Our 3-year-old son died for no medically known reason 6 years ago. The more time that passes, the more people ask for my advice on grief.
“What should we do for so and so? How can I help? What should I say?”
These suggestions are particularly aimed at those who’ve lost someone under their roof – a spouse or child. These mourners need to be handled in a gentler way.
Particularly as Christians, we must learn to be people of empathy, not sympathy.
1. At the hospital/hospice center/visitation/funeral, BE QUIET.
There is absolutely nothing you can say that will better the situation. Hug them. Cry with them. Rub their backs. Listen. Ask what they need, then do it. One of my favorite lines from C.S. Lewis’ A Grief Observed sums it up best.
“No one ever told me that grief felt so like fear…[I]t feels like being mildly drunk, or concussed. There is a sort of invisible blanket between the world and me. I find it hard to take in what anyone says. Or perhaps, hard to want to take it in what anyone says. Yet I want others to be about me. I dread the moments when the house is empty. If only they would talk to one another and not to me.”
My suggestions for visitations and funerals are to say, “I’m so sorry. I love you. I’m praying for you. Let me know if there’s anything else I can do.”
Hug them, and BE QUIET.
– Do not add adjectives to their new reality. “Unimaginable. Unbearable. Awful. Tragic. I would never survive this.”
– Do not make small talk.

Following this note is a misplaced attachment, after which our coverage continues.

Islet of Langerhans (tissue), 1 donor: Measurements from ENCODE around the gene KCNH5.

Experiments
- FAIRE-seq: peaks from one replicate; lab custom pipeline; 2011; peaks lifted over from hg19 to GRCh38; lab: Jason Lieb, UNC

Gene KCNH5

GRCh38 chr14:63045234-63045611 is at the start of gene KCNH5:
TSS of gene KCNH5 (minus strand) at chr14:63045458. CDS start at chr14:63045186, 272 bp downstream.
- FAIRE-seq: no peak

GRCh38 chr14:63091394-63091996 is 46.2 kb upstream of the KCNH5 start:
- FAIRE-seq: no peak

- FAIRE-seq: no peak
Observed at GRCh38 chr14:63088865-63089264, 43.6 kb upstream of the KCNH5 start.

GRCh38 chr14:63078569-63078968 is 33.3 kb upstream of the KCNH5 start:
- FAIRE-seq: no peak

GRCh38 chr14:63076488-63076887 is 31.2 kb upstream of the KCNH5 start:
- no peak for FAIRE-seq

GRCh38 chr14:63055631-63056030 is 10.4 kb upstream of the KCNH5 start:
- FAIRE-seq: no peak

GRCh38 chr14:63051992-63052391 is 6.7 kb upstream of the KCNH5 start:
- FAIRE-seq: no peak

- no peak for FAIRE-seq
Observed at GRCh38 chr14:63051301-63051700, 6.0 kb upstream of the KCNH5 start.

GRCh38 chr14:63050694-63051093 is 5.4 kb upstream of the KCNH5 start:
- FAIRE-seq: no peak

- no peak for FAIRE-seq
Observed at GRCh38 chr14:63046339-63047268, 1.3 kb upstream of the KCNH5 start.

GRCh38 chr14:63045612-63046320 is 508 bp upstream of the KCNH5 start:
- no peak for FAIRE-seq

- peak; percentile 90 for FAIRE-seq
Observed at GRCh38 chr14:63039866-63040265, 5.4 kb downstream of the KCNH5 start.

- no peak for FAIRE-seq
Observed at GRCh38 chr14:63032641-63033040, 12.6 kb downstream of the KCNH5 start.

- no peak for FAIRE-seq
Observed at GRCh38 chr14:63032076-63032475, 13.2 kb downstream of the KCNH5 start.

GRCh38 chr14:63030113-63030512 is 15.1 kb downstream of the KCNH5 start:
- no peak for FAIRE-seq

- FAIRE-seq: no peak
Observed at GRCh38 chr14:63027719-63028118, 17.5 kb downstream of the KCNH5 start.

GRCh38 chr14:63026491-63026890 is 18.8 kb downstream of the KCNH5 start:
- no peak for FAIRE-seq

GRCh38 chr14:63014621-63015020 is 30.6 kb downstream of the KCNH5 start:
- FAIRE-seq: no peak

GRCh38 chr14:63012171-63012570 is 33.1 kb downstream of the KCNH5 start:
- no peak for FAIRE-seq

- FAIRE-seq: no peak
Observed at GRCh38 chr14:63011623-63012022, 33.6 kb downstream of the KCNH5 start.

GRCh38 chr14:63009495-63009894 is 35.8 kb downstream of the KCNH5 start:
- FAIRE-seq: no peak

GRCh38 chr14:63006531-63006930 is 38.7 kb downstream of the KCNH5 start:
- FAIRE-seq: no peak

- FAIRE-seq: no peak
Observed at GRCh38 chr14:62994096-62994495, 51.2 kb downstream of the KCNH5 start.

– Do not ask specifics about arrangements, etc.
– Do not say “At least…”
– Do not say, “God will never give you more than you can handle.”
– Do not say, “God will work everything together for good.”
– Do not say, “He/she is in a better place.”
If the mourner seems of sound mind, you might want to share your favorite memory of their loved one.
Otherwise, repeat after me, only say, “I’m so sorry. I love you. I’m praying for you,” and BE QUIET.
Because there are some losses that are unspeakable.
I cannot tell you about the clergy I’d never met who wanted to use my son’s visitation to preach a sermon over me. Not the time. I remember nothing of what they said.
I remember getting hugs for 4 hours. I don’t remember their babble because there truly is nothing you can say except, “I’m so sorry. I love you. I’m praying for you.”
2. On your card, BE QUIET.
I kept every single card we received, even cards from people I’ve never met. When our most painful anniversaries approach, I go through the two huge bags of cards again. The vast majority were so comforting, and they encourage me still.